Yet in pursuit of that eternally receding Valhalla of perfect safety, New York authorities have now inserted massive concrete blockers at 56 intersections in the five miles from W .
59th Street to the Battery, the bikeway s most heavily travelled segment . Some bright spark originally demanded that these 10ft-long, 2ft-wide barriers be angled to obstruct entire lanes, but now adjacent pairs of these monsters sit in the middle of the path with squat orange barrels at either end, leaving barely enough room on each side for a single bicycle to thread through these pinch points , in transport jargon . Those wide-load strollers will never fit. Before Halloween, I d already had plenty of brushes with mortality on this jam-packed thoroughfare, and had witnessed multiple bike accidents of a most grisly nature . Now that the artery looks like the aftermath of an asteroid collision, cyclists trying to get to work on time are bound to rack up more casualties than Isis ever could . It would actually be safer to break out the diggers and crack the path into landfill .
Either that, or cyclists return to the taxis, buses, lorries, and hot-dog carts on 10th and 11th Avenues, leaving the so-called bikeway to the tourists on foot, who can pick their way between the boulders as if visiting the set of a disaster movie. Although Mayor de Blasio claims this obstacle course is a short-term solution , in my experience the average short-term solution lasts about as long as the Appian Way. Municipal overreaction to single acts of terrorism is not restricted to New York . After the attack on London Bridge in June, overnight the Met plunked 2ft-wide, waist-high steel barriers along both sides of every major bridge across the Thames siting these crude, hideous metal walls smack in the bike lanes, so you could forgive cyclists for feeling a little picked-on . In London, too, gigantic black hostile vehicle mitigation measures chunky, disc-shaped monstrosities that jar glaringly with the historical architecture have cropped up like evil robotic mushrooms around Hyde Park Corner, Buckingham Palace, and St James s Park.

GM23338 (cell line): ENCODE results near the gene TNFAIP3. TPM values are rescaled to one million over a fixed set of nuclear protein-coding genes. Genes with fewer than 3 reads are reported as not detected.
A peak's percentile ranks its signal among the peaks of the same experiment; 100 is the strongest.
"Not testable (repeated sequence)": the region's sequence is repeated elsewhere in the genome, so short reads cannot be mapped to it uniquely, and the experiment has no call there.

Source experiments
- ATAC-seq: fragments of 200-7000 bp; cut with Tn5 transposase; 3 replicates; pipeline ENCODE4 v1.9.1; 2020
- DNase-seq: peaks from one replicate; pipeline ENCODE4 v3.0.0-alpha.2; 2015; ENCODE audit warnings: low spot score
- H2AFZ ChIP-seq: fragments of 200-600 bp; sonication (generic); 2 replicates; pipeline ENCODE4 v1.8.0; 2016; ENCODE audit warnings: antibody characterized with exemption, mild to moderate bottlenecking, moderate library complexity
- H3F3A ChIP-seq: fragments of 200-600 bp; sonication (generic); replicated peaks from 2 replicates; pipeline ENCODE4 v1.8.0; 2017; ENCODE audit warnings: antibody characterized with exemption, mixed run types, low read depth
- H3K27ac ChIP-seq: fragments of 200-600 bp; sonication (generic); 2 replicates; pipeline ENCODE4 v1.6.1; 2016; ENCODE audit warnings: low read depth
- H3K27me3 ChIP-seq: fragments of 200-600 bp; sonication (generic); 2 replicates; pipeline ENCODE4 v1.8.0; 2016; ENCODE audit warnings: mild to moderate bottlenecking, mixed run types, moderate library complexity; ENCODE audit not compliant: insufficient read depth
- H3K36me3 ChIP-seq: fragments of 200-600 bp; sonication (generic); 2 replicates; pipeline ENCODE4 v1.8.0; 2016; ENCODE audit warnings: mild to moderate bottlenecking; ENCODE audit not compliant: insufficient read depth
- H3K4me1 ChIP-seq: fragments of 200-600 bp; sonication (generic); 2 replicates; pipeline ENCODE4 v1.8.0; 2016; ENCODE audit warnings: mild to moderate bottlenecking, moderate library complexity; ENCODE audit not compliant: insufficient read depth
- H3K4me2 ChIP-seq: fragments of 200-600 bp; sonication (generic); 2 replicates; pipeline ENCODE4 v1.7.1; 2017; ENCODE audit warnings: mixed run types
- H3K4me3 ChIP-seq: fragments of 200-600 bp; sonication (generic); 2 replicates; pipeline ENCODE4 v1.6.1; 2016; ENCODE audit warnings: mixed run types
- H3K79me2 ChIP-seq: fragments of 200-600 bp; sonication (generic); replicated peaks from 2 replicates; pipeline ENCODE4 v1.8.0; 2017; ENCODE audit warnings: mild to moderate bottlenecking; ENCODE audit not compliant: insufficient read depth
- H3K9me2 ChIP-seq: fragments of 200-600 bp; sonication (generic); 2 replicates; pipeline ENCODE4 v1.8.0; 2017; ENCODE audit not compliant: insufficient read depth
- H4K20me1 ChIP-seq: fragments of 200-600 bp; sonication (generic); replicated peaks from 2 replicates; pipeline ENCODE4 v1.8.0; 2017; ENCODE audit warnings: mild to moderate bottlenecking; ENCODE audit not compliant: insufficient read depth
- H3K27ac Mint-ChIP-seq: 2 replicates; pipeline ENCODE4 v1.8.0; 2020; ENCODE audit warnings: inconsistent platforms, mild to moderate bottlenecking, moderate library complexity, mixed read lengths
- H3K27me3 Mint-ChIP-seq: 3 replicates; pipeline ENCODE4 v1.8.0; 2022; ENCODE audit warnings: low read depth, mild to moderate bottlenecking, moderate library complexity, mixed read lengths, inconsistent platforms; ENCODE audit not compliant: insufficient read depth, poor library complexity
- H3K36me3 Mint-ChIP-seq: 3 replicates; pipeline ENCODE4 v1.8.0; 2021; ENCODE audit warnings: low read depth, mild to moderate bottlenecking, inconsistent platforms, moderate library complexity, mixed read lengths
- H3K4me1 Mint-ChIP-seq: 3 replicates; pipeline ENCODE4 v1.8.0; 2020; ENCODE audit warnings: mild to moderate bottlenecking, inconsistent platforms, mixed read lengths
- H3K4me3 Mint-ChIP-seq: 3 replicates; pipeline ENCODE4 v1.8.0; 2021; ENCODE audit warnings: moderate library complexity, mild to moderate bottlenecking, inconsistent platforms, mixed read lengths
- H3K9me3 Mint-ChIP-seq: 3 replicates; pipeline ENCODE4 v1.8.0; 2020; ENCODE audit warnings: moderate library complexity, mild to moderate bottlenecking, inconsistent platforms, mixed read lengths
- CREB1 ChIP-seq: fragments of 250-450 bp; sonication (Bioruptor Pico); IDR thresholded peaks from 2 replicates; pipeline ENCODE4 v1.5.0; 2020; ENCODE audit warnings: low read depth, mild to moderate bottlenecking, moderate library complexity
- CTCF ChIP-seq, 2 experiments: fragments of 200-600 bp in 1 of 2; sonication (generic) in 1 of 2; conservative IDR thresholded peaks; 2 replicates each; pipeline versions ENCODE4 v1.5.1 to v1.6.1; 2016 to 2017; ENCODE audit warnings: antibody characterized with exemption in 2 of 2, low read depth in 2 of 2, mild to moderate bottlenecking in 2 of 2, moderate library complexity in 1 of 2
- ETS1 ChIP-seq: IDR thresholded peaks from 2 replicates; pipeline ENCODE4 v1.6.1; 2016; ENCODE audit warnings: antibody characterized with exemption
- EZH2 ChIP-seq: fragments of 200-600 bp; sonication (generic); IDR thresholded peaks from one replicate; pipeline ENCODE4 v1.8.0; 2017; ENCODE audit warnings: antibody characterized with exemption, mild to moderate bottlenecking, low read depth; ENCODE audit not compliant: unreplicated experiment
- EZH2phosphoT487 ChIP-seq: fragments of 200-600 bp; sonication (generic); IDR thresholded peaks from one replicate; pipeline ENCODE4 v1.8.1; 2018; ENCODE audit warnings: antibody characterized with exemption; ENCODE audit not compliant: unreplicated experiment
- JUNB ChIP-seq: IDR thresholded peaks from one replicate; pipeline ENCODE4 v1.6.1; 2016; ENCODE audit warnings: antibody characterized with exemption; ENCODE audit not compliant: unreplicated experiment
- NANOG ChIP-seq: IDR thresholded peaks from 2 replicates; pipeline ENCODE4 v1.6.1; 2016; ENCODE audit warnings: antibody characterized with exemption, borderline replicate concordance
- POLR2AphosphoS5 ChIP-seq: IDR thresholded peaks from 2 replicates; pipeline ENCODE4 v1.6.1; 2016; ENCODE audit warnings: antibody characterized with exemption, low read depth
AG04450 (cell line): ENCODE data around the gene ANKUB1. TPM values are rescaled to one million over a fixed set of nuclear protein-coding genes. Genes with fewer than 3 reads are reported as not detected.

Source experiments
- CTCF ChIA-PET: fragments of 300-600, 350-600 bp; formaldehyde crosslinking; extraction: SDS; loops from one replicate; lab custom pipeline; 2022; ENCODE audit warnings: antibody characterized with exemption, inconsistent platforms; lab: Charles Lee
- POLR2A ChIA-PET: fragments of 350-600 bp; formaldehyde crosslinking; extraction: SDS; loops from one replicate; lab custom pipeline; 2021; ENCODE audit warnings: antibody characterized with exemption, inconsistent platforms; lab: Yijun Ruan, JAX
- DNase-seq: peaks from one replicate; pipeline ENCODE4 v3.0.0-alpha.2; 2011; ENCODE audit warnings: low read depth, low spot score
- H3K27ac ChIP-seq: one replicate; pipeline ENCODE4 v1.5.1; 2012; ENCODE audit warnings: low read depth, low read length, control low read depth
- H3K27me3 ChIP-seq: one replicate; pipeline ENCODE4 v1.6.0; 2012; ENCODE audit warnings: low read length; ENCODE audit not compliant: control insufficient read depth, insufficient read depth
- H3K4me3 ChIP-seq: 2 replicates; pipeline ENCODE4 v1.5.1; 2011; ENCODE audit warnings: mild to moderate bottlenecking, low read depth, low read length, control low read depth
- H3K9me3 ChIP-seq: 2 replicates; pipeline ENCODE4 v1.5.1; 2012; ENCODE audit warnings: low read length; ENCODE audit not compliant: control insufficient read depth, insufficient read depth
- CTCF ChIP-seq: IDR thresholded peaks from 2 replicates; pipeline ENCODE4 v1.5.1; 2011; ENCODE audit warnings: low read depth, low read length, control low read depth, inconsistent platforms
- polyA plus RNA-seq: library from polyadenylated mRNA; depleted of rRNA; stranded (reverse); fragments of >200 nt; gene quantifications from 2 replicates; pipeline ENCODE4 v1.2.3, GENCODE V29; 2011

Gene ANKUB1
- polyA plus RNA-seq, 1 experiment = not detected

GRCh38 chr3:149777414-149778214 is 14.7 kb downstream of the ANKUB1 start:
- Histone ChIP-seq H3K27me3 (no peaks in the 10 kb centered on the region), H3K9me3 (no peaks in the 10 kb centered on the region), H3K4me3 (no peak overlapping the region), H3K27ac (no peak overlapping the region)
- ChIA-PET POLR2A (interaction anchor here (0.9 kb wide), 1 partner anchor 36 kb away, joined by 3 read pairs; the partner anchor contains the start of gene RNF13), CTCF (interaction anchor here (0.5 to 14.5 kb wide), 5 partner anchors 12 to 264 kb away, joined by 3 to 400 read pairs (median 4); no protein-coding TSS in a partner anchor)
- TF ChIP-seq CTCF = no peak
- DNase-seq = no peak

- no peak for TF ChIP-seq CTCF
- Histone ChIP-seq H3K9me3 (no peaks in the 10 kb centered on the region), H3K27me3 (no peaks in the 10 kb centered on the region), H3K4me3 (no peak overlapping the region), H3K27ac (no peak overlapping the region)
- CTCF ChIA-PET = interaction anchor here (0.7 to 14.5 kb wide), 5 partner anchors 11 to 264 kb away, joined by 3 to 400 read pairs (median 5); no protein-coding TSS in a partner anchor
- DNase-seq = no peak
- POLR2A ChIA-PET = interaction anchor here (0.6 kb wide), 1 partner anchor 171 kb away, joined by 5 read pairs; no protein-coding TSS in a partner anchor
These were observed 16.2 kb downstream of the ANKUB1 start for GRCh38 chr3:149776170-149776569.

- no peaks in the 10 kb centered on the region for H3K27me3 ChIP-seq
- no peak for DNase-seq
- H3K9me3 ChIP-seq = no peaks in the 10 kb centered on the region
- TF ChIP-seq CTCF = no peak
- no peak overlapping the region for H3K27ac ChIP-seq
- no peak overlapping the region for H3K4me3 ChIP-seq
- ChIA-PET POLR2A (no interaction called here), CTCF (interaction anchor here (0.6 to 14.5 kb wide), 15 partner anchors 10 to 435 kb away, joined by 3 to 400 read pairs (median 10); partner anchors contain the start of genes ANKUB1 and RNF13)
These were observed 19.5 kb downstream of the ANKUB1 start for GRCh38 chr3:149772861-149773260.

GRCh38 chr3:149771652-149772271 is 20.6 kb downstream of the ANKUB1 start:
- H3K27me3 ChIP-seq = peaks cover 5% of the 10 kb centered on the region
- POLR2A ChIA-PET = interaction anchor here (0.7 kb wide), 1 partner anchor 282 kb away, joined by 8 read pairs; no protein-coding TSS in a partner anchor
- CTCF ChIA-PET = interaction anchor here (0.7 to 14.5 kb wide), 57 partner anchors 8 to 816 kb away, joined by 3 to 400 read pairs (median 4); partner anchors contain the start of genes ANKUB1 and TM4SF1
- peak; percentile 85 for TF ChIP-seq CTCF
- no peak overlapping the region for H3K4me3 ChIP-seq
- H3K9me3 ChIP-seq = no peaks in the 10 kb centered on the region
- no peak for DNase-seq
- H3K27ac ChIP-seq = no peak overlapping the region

And never mind us whinge-bag cyclists . Security barriers in response to the terrorism-on-the-cheap vehicular fad are installed with no consideration for motorists, either . Like many other carelessly butchered intersections, the pinch point on Birdcage Walk backs up traffic for blocks. Right, government must do something , or at least be seen to . Yet officialdom s response to an individual incident is too often conceived in a spirit of hysteria, with a short-sighted eye to preventing another attack that hews to the exact specifics of the last one .
But cities have not been designed to protect their populations from homicidal drivers . The measures required to stop vehicles mounting the pavement altogether would entail civic vandalism on an aesthetically disastrous and economically ruinous scale . Yes, take a few precautions to reduce obvious vulnerabilities where crowds gather, but only after intelligent consideration of tasteful options that preserve functionality . Instead we are clogging our cities with permanent Brutalist monuments to the power of the malevolent accelerator. Overkill safety measures (see: airport security) constitute terrorism s most enduring triumph .
As the Uzbek recovered from an NYPD gunshot wound after his rampage, hospital staff reported that the rejoicing Sayfullo Saipov felt accomplished .
Should that cretin get a look at my bike path now strewn with cement cubes, barrels and barriers that stop not only hostile vehicles but everyone else he would feel only more so.
No Q. What area’s in the Security Industry are you interested in? A. CP, RST, Asset protection, High end events Q. What do you hope to get from the forum? A. Contacts through networking, work opportunities Q. Tell our members something about yourself? A.
Served for 7 years in the Royal Navy.
1 years marsec experience Been working in London on film premiers, High end hotels Talent handling and private parties Q. How did you find our website Close Protection World? A.
Through a friend on the circuit Q. Finally marksy1, please add anything else you like below and thankyou for your introduction …. A.
In date FPOSi and clean DBS and available for taskings
See the original article here:
marksy1 Introduction on 15th November 2017